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Pharmaceutical industry accused of putting profit ahead of medical discoveries
Posted 8 August 2012
Scientists have warned that drug companies are putting profits ahead of medical discoveries, and that they have spent the last decade developing drugs that have produced little benefit and caused considerable harm.
Writing in the British Medical Journal (BMJ), Professor Donald Light from the University of Medicine of New Jersey and Joel Lexchin from York University in Toronto, describe how most new drugs licensed simply involve minor alterations to existing products: ‘This is the real innovation crisis: pharmaceutical research and development turns out mostly minor variations on existing drugs and most new drugs are not superior on clinical measures. [They] have also produced an epidemic of serious adverse reactions that have added to national healthcare costs.’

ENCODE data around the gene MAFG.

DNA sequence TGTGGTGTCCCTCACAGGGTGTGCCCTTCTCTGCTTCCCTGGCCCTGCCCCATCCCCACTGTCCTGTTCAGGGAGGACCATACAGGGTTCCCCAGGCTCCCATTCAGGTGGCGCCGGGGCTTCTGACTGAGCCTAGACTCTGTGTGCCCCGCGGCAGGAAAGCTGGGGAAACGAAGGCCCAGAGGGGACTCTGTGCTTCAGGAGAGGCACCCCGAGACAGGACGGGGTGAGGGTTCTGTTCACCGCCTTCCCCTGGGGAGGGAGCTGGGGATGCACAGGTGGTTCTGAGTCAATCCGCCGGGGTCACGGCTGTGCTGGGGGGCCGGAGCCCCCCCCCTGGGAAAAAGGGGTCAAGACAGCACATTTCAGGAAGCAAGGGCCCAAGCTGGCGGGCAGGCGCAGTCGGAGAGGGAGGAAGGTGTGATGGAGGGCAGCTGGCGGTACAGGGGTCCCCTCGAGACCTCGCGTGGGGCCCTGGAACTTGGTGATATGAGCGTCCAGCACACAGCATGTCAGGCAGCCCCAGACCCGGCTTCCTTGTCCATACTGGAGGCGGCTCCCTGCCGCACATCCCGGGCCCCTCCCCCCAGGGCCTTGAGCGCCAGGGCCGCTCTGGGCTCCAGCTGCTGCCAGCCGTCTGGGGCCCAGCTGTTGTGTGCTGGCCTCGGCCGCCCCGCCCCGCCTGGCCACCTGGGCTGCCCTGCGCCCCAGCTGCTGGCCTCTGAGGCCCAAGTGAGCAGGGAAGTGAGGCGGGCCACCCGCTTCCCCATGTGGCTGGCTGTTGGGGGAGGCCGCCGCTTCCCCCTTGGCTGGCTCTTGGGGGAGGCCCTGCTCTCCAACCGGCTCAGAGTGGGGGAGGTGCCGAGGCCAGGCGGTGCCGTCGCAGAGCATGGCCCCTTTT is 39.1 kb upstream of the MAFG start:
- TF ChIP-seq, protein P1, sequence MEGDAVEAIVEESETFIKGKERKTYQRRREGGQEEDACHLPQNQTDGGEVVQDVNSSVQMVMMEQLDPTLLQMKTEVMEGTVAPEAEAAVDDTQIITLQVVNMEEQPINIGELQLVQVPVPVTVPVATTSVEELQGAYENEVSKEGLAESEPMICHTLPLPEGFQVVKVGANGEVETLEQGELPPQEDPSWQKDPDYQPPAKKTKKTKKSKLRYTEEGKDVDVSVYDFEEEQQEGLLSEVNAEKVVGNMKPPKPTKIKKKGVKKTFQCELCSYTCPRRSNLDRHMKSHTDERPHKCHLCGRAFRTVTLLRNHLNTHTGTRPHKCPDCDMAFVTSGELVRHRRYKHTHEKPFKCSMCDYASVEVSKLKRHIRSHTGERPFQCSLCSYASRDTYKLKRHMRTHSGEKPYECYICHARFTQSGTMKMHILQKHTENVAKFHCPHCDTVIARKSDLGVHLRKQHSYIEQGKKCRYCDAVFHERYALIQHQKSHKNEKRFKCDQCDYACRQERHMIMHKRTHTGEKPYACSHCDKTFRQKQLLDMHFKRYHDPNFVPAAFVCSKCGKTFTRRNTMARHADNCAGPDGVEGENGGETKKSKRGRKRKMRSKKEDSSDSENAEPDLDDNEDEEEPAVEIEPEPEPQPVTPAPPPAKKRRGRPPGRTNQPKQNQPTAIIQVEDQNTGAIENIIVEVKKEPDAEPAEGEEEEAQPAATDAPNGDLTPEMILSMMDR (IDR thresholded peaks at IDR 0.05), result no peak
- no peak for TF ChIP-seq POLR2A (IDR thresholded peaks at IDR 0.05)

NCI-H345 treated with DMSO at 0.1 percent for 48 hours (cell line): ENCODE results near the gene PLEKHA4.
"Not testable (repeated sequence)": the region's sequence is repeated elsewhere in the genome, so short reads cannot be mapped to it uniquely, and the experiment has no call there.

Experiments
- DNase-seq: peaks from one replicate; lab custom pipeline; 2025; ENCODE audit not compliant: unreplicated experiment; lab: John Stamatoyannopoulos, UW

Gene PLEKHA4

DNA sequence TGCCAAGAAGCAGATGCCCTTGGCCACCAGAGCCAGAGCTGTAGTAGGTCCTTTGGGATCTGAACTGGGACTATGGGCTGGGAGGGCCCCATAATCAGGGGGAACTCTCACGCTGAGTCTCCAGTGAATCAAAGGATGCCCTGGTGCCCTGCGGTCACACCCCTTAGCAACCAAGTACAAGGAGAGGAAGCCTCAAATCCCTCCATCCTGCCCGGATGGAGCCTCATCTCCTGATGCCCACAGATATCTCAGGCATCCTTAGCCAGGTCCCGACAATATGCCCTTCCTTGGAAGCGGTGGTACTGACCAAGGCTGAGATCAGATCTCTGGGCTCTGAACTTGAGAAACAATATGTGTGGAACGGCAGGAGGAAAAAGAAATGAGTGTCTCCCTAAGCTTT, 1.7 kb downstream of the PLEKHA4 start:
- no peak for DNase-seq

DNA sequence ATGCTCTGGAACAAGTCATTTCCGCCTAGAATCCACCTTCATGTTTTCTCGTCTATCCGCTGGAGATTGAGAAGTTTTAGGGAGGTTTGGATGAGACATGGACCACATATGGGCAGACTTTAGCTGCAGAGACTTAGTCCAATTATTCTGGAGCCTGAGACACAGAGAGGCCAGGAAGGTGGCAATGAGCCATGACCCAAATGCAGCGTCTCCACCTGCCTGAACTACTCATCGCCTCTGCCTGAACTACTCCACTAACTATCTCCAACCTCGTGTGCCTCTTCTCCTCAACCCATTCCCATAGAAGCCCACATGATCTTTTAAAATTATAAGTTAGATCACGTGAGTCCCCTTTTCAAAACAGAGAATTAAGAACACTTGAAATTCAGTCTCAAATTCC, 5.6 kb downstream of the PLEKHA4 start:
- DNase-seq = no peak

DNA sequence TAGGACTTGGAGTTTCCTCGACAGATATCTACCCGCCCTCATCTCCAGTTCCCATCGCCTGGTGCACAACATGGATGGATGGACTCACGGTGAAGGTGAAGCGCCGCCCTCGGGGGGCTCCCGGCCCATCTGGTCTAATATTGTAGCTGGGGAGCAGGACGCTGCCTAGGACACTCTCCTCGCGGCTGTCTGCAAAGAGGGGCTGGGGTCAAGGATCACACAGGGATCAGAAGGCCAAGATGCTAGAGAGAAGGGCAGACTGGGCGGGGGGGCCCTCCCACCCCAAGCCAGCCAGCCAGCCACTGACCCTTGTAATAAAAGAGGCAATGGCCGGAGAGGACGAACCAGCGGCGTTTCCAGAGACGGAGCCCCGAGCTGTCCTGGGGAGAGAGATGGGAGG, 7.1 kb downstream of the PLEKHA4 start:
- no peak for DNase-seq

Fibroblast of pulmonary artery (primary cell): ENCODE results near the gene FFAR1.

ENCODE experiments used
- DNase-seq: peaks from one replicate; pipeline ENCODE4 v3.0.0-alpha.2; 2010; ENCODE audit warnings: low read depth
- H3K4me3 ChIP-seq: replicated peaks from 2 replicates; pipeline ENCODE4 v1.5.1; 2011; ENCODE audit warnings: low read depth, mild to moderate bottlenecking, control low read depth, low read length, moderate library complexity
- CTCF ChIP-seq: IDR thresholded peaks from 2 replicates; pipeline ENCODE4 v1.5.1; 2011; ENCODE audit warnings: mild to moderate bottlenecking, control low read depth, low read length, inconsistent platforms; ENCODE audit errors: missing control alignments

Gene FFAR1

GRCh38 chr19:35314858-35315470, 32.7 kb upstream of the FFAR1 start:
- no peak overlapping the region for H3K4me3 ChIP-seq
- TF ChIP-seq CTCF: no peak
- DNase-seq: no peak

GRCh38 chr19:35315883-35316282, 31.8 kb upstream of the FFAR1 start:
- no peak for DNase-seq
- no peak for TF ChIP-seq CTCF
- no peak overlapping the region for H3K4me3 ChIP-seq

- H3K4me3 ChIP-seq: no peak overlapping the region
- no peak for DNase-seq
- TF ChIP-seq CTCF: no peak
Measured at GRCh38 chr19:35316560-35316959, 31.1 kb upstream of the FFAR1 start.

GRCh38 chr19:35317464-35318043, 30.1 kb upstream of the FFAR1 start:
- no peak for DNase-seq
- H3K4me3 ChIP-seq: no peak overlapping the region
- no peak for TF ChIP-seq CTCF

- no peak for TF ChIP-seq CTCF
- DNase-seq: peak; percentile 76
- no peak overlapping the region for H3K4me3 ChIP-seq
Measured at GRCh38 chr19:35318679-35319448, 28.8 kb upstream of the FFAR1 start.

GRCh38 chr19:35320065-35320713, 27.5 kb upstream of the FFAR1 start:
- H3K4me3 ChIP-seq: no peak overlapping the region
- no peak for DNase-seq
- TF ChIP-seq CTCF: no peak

The BMJ article (Pharmaceutical research and development: what do we get for all that money?) sets out how independent reviews indicate that 85-90 per cent of new drugs provide little benefit over existing treatments, with some causing serious side effects that led to their withdrawal. For example, Vioxx, a painkiller, is reported to have been responsible for between 88,000 and 160,000 heart attacks and strokes in the US alone before it was withdrawn. And Avandia, a diabetes drug, has been shown to increase the risk of heart failure by more than 40 per cent.
In a second paper from the same BMJ issue, researchers from the London School of Economics argue that drug manufacturers should be made to demonstrate that new drugs are superior to existing treatments before being granted a licence, rather than the current criteria of only having to show they are better than a placebo.